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Background: Welfare Reform In Pennsylvania
Joel Weisberg, April 1, 1997 --Under new welfare legislation signed by the President on August 22, 1996, block grants to states will replace welfare entitlements. Dramatic changes will be seen in many areas.
    Cash Assistance: The 61-year-old Aid to Families with Dependent Children (AFDC) has been replaced by the Temporary Assistance for Needy Families (TANF) block grant program. Under this program, a family is limited to 60 months of assistance in a lifetime. After any adult in a family has received 60 months of help, the entire family is excluded. The state may choose to exempt 20% of its caseload from the lifetime limit. Except for the exemption, the 60 month limit applies to any program funded under TANF, including counseling, parenting classes, or emergency assistance.
    Work Requirement: In order to continue to be eligible for assistance after receiving aid for 24 months, even if not consecutive, a recipient must be doing some kind of work. Work is broadly defined to include subsidized or unsubsidized work in the public or private sector; work experience on public projects; on-the-job training; community service; providing child care for someone in a community service program; 6 weeks of job search or job readiness training; and vocational education for up to 12 months.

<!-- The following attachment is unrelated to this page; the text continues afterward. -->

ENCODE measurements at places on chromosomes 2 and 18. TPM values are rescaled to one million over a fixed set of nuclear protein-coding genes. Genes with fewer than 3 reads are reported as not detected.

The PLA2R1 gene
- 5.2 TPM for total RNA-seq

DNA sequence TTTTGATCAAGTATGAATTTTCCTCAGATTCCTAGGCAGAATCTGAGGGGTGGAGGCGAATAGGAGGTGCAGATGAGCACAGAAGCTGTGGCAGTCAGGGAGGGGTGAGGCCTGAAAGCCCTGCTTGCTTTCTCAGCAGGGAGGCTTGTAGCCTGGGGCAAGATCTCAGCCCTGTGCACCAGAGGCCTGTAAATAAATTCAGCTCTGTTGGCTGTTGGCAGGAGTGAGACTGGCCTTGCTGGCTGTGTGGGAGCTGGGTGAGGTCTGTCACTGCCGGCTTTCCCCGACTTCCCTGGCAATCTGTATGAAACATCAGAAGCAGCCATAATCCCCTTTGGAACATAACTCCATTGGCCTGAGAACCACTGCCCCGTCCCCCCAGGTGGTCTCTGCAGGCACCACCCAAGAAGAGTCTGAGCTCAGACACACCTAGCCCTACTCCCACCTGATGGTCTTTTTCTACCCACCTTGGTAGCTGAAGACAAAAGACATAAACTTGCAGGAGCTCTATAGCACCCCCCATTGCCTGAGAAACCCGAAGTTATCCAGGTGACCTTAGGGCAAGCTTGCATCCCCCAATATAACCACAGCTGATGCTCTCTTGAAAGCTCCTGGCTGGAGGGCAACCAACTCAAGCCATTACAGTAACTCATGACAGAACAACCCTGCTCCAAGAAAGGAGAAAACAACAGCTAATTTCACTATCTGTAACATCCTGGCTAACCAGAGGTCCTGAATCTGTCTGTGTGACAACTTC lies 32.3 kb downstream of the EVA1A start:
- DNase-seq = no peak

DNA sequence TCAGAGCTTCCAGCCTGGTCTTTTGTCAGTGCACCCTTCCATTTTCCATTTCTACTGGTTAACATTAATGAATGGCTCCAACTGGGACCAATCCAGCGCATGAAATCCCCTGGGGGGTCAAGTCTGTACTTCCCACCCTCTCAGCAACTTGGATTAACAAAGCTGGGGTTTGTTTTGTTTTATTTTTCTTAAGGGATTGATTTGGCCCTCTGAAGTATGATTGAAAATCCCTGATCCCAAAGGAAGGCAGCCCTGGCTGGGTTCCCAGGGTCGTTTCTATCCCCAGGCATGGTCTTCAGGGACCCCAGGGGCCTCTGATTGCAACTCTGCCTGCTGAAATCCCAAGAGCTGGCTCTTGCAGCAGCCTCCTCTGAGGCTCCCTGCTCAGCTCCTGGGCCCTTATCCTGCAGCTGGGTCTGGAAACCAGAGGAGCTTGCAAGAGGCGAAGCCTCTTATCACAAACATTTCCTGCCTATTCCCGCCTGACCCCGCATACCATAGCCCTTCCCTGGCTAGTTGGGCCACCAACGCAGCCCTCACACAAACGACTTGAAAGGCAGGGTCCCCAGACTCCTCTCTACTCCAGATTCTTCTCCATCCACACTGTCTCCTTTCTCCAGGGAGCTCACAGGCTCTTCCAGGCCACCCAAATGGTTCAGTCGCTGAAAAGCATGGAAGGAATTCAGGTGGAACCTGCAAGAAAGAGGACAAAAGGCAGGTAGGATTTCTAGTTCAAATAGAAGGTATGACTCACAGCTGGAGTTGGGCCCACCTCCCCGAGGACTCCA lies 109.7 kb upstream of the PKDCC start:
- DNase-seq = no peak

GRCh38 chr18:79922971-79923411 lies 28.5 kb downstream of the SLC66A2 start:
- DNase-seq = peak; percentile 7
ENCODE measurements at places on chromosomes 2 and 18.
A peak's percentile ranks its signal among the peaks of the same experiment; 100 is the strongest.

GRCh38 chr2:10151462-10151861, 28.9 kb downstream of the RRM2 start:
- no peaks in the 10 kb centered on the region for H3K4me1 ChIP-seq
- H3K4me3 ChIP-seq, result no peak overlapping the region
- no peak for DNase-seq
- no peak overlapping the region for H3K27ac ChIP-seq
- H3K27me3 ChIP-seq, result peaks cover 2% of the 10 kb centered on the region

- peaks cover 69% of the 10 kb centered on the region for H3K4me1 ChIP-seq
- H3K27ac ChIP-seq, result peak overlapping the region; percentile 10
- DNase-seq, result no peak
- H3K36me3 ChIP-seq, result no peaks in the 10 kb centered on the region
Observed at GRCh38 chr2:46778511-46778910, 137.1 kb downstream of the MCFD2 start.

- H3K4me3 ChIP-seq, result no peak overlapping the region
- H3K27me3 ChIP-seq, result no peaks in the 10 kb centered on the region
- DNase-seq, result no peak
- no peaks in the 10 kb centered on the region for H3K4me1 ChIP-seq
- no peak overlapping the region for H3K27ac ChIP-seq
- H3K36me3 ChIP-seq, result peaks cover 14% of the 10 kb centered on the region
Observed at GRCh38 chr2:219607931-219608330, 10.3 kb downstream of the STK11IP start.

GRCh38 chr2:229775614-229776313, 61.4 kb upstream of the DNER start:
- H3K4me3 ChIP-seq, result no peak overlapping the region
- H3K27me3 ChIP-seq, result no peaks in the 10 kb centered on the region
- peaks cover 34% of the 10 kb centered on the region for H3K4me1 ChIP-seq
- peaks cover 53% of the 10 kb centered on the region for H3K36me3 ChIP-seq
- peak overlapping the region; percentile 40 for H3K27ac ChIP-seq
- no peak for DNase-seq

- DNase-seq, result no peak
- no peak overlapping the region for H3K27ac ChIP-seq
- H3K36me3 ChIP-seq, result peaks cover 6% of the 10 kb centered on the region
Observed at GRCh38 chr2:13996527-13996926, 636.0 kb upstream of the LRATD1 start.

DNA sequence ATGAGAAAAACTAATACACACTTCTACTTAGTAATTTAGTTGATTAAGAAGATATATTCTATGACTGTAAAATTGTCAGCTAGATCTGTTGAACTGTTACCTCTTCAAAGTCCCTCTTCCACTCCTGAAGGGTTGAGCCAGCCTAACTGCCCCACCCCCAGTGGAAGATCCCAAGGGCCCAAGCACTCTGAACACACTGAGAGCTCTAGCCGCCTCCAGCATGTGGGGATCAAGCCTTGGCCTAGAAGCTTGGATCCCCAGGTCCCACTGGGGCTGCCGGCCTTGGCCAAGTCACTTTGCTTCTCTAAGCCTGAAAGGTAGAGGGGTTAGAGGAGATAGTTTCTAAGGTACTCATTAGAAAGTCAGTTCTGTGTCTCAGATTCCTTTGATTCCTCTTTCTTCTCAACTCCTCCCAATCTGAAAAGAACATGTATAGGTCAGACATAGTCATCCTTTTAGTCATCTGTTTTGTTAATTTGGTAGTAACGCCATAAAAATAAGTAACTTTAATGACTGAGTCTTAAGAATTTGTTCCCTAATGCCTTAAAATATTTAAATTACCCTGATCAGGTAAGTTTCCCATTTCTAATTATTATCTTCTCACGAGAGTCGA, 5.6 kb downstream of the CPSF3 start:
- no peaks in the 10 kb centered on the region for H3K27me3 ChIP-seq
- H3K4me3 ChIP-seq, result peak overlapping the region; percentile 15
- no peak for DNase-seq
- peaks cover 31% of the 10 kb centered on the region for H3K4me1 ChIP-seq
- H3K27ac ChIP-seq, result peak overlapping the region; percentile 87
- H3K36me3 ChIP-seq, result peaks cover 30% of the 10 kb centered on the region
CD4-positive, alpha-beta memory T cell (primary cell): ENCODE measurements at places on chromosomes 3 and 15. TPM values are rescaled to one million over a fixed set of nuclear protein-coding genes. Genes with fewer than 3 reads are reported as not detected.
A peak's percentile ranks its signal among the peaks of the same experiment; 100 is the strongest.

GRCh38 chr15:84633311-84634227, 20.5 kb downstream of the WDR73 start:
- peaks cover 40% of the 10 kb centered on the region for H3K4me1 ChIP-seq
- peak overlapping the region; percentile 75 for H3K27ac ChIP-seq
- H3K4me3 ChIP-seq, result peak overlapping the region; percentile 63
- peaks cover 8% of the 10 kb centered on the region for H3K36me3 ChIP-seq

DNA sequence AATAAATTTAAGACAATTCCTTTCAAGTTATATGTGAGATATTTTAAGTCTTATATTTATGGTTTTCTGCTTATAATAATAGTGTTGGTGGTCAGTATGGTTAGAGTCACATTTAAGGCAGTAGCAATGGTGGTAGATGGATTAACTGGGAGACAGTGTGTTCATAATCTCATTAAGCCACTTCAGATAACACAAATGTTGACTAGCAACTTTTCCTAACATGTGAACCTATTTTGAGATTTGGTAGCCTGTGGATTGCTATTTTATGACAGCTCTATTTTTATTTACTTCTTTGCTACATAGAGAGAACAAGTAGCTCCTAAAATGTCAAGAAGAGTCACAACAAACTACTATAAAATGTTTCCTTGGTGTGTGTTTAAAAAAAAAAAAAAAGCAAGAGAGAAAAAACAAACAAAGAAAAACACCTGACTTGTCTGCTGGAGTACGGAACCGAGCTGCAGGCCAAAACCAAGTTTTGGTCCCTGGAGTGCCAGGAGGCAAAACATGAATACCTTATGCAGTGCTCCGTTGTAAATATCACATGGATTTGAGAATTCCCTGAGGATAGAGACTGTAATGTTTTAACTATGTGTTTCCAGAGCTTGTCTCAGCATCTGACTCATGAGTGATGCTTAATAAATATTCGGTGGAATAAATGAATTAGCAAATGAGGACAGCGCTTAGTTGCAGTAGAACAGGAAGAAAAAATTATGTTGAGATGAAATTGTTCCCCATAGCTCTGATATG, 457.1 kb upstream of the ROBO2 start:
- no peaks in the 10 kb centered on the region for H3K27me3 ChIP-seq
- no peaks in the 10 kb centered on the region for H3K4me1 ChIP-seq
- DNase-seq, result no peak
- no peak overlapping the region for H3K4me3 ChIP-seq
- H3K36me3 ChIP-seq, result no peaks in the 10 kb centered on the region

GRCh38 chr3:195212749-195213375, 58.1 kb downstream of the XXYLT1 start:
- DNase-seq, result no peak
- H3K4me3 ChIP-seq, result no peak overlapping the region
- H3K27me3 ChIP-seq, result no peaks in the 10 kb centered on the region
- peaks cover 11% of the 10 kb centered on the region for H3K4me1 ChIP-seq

The state must also meet minimum work requirements. In 1998, 30% of the caseload must be doing some work activity for at least 20 hours per week, and 75% of two-parent families must be at work for at least 35 hours a week.
    Food Stamps: The totally federally funded food stamp program will be cut by more than $27 billion over the next six years. Hardest hit by these reductions will be the elderly, who will lose about 25% of their benefits, and the working poor who will lose about 20 percent.
    The two largest groups rendered ineligible for food stamps are current and future legal immigrants and able-bodied persons age 18-50 who do not have minor children in their care.
    Those between 18 and 50 will be subject to stringent work requirements. They will be eligible for benefits for only three months in each 36-month period unless they are working or in a job program 20 hours per week. Unfortunately, Congress has provided very little funding for workfare slots. The Congressional Budget Office estimates that in an average month, food stamps will be denied to one million unemployed poor who would take a workfare slot if one were available to them. States may request waivers from the work requirements for certain areas.
    Impact on Children: The Urban Institute has estimated that the welfare bill will put about 1.1 million more children into poverty. Children will be affected because of major cuts in child nutrition programs, changes in eligibility for Supplemental Security Income (SSI), and insufficient funding for child care programs.
Joel Weisberg is Executive Director, Pennsylvania Jewish Coalition, and PAD Board member.